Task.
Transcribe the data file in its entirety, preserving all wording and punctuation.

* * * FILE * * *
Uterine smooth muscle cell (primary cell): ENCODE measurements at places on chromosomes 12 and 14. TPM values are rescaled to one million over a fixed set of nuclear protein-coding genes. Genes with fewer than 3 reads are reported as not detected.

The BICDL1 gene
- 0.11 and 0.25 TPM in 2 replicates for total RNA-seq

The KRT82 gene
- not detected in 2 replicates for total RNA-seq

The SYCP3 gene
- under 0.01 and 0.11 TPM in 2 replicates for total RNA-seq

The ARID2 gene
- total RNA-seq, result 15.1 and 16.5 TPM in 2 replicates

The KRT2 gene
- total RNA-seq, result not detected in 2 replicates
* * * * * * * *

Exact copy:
Uterine smooth muscle cell (primary cell): ENCODE measurements at places on chromosomes 12 and 14. TPM values are rescaled to one million over a fixed set of nuclear protein-coding genes. Genes with fewer than 3 reads are reported as not detected.

The BICDL1 gene
- 0.11 and 0.25 TPM in 2 replicates for total RNA-seq

The KRT82 gene
- not detected in 2 replicates for total RNA-seq

The SYCP3 gene
- under 0.01 and 0.11 TPM in 2 replicates for total RNA-seq

The ARID2 gene
- total RNA-seq, result 15.1 and 16.5 TPM in 2 replicates

The KRT2 gene
- total RNA-seq, result not detected in 2 replicates